The expected outcomes for participants are that they will have:

  • Identified their personal leadership goals;
  • Enhanced their personal skills and strategies to contribute more fully as leaders;
  • Increased their self-confidence to participate in decision making;
  • Gained access to a women’s support network; and
  • Increased their organizational knowledge and understanding (structures, promotions and career options, research grants, policies, decision-making processes, and relevant policies).
    Baskets Naku te rourou nau te rourouka ora ai te iwi

    With your basket and my basket the people will live

Notwithstanding the willingness of the UoA senior management team to support a Women in Leadership program, the financial resource provided is very limited. However, the ongoing success of the program, as shown by evaluation data, attest to the benefit of the long-term commitment of the program manager who has been associated with WIL since 2002. She brings deep institutional knowledge and extensive networks. The working group, comprising senior academic and professional staff and WIL alumnae, many of whom become mentors to those participants following in their footsteps also makes a huge contribution to the success of WIL. On an annual basis, the program comprises approximately 24-28 women, both academic and professional. During a recent interview, the WIL working group raised the following points when asked about the importance of their contribution:

  • The WIL working group is not an advisory group or committee.
  • The group is embedded in WIL.
  • The members are all involved in the selection process.
  • The group works through consensual decision making.
  • Working group members all attend the retreat.
  • It is a highly participatory group.
  • All members are facilitating the program at different times; matching mentors/mentees.
  • Solidarity is the key — WIL was built on feminist principles — these principles have been upheld through bumpy times.

Measuring Success

As with any development program, as development is not necessarily tangible and easily quantifiable, there is a recognized need to determine its added value. In providing development opportunities for a heterogeneous group, it cannot be assumed that everyone’s needs and starting points are the same, nor can it be assumed that everyone has the same goals and aspirations. The purpose of the UoA Women in Leadership program is to build capacity across the institution, which is a long term and hard to measure goal. Notwithstanding these challenges, the WIL program is evaluated on an annual basis using questionnaires and the feedback is used to constantly modify and update the program.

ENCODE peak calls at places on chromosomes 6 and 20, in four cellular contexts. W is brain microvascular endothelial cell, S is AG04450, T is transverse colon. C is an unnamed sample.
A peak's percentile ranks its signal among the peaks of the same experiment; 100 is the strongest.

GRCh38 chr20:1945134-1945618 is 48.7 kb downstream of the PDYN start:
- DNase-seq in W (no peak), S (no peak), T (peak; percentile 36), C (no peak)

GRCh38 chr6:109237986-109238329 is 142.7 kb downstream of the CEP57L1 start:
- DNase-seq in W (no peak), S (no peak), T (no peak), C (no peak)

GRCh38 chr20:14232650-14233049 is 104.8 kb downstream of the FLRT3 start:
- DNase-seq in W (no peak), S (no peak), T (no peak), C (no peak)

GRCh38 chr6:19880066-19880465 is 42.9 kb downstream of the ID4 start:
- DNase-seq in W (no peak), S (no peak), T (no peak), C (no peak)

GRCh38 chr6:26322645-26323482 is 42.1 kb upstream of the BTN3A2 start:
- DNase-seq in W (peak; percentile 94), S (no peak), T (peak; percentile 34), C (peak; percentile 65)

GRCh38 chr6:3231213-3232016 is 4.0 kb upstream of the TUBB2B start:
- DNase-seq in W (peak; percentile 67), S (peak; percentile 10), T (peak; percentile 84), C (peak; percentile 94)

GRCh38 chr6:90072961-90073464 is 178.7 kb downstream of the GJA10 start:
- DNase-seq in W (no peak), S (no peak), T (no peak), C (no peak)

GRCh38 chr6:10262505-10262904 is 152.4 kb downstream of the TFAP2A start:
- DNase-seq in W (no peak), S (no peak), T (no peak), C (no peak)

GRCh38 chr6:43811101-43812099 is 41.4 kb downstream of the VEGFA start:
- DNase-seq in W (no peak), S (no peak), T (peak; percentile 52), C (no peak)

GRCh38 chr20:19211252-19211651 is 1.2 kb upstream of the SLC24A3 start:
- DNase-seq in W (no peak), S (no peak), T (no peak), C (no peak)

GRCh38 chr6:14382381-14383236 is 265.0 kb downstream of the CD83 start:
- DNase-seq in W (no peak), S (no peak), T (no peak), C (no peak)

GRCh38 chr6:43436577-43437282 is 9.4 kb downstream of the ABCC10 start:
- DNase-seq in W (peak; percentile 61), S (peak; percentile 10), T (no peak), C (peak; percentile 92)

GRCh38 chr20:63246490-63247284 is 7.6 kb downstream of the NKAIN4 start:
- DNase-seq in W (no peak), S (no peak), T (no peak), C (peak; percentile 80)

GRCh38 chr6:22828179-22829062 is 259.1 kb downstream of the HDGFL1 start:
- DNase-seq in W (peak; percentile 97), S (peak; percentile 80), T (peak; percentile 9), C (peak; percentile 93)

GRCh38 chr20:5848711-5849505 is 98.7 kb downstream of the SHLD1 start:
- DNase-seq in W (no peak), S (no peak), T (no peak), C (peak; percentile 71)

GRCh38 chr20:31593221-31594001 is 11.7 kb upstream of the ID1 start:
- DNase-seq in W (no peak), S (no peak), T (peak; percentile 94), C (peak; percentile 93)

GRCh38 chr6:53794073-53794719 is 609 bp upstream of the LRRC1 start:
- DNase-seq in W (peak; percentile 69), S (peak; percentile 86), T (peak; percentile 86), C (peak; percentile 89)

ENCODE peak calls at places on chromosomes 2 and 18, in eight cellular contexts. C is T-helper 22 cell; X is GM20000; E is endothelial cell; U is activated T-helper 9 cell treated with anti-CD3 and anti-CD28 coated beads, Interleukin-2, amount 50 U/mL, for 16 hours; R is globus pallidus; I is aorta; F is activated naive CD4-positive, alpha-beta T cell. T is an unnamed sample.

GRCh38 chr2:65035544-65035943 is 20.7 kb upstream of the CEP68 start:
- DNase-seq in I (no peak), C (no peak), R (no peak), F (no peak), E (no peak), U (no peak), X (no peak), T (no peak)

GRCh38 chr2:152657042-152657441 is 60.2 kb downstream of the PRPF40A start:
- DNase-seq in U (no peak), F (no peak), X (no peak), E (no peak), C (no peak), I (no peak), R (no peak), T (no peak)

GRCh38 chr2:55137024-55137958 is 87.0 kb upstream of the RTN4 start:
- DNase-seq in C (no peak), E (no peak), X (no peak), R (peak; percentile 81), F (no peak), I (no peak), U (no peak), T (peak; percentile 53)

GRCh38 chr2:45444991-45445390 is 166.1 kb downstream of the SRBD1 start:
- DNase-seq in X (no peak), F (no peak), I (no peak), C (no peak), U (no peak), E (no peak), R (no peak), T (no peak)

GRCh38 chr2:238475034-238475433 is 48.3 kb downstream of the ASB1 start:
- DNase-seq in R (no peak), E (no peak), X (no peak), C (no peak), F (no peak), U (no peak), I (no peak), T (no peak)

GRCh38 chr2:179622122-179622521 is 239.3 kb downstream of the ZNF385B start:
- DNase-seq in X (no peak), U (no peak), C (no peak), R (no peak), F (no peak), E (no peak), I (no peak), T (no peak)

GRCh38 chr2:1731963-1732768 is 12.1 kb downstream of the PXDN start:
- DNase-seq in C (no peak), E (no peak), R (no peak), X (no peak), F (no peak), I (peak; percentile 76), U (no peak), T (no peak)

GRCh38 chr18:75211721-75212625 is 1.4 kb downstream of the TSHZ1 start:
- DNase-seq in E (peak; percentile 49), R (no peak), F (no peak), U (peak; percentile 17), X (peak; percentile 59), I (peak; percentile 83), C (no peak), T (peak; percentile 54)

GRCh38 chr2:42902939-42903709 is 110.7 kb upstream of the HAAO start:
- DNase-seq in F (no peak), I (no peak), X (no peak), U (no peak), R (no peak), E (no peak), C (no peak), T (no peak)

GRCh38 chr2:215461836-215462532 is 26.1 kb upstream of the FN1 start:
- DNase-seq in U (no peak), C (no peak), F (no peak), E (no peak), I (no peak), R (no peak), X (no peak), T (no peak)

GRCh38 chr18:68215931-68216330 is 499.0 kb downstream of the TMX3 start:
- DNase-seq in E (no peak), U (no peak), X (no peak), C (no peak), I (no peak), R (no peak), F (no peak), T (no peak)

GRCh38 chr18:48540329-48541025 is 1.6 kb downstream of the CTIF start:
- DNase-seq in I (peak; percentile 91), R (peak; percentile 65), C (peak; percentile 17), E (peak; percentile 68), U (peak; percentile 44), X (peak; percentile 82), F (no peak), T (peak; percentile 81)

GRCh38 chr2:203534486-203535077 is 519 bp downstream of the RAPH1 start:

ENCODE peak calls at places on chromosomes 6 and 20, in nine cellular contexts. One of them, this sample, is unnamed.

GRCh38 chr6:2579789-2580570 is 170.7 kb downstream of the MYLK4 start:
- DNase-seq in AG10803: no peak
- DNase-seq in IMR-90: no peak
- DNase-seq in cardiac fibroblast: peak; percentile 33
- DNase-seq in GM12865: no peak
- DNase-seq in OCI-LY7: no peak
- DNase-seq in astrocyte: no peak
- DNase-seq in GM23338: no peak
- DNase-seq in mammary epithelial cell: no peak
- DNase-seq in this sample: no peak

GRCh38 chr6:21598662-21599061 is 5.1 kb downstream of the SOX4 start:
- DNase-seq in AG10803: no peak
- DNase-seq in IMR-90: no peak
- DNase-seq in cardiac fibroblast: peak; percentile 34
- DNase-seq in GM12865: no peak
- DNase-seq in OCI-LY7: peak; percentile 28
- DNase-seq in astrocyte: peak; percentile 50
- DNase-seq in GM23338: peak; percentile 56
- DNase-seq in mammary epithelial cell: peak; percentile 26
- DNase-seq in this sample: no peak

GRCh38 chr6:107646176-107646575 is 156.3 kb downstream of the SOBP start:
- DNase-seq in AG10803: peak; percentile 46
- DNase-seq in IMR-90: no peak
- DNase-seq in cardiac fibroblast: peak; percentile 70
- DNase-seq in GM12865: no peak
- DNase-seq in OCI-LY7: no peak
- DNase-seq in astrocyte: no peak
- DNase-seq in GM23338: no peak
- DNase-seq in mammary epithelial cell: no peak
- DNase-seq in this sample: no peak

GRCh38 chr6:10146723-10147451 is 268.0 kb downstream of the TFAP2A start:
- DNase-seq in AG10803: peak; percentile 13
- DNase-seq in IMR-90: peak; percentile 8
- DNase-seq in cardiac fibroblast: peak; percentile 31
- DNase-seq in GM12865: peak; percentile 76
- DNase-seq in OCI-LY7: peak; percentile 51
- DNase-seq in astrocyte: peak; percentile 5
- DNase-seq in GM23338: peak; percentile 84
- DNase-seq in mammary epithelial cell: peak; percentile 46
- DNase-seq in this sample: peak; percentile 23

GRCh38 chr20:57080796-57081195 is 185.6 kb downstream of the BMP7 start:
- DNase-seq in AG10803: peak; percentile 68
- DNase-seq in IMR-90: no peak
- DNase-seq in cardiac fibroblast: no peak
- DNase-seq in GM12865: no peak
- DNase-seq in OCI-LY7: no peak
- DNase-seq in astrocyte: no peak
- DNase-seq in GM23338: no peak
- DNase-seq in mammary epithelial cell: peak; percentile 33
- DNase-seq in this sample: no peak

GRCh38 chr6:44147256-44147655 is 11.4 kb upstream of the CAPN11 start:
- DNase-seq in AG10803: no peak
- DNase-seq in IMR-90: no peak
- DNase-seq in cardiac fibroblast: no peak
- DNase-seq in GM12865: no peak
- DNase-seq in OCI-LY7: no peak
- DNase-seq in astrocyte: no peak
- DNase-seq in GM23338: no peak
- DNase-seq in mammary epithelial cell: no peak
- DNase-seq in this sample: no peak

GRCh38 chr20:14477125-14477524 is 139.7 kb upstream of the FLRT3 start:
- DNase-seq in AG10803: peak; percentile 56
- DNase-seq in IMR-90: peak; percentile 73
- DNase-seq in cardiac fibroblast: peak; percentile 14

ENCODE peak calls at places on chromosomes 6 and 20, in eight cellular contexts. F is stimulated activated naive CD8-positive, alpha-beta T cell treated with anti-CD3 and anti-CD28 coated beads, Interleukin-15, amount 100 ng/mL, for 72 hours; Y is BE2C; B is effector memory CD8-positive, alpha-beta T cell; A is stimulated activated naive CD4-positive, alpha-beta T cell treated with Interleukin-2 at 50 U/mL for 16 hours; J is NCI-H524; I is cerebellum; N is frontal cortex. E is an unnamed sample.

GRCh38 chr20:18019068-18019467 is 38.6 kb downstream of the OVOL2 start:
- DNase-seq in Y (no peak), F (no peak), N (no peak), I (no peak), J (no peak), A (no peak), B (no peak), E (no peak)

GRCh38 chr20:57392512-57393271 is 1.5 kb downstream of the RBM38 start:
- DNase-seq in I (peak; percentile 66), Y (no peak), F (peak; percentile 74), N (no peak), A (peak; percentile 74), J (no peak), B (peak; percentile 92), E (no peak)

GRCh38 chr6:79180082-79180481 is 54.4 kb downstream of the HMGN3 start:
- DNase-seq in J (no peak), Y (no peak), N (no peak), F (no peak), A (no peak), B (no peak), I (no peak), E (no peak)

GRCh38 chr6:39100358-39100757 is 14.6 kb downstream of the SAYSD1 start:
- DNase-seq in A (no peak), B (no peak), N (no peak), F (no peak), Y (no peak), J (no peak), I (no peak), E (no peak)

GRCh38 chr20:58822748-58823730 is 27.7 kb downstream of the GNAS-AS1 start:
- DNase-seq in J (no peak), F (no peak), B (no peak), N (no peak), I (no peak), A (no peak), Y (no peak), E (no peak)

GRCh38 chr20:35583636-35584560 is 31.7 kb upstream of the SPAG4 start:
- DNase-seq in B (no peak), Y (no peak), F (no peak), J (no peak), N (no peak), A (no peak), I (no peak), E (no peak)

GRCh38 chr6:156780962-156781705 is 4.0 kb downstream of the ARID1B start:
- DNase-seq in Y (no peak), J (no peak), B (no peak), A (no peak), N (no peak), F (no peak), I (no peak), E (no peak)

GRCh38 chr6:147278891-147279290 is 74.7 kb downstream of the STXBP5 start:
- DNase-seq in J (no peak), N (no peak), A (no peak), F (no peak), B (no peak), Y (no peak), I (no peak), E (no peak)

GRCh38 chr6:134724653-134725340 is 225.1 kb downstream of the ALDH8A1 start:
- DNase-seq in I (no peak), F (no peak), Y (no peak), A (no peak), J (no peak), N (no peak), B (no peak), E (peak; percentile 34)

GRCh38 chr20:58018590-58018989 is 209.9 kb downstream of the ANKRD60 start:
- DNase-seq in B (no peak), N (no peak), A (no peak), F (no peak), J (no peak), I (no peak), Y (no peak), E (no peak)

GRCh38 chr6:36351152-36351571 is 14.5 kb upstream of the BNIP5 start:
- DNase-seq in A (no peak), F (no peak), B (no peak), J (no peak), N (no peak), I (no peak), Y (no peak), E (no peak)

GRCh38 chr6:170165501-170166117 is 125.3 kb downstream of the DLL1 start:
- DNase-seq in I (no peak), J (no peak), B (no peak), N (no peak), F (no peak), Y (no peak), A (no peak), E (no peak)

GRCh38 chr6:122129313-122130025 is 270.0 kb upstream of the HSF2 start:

In 2011, an evaluation questionnaire was developed and sent to 100 women who had participated in WIL during its 10 years in operation. Of that 100, some of whom had moved to other positions outside of the university, 92 women agreed to participate in the exercise. This number comprised equal numbers of academic and professional staff. The questionnaire comprised 22 questions with the initial ones being name, department, academic or professional staff, position or level at time of participation in WIL. The next questions, which were divided into two sections, one for professional staff and one for academic, focused on career progression and promotion data and whether respondents had taken on formal and informal leadership roles and contributed to university governance since participating in WIL. The response rate to all of these questions was extremely high and the space for additional comments provided rich data on women’s roles and responsibilities, challenges, and views of their working environment.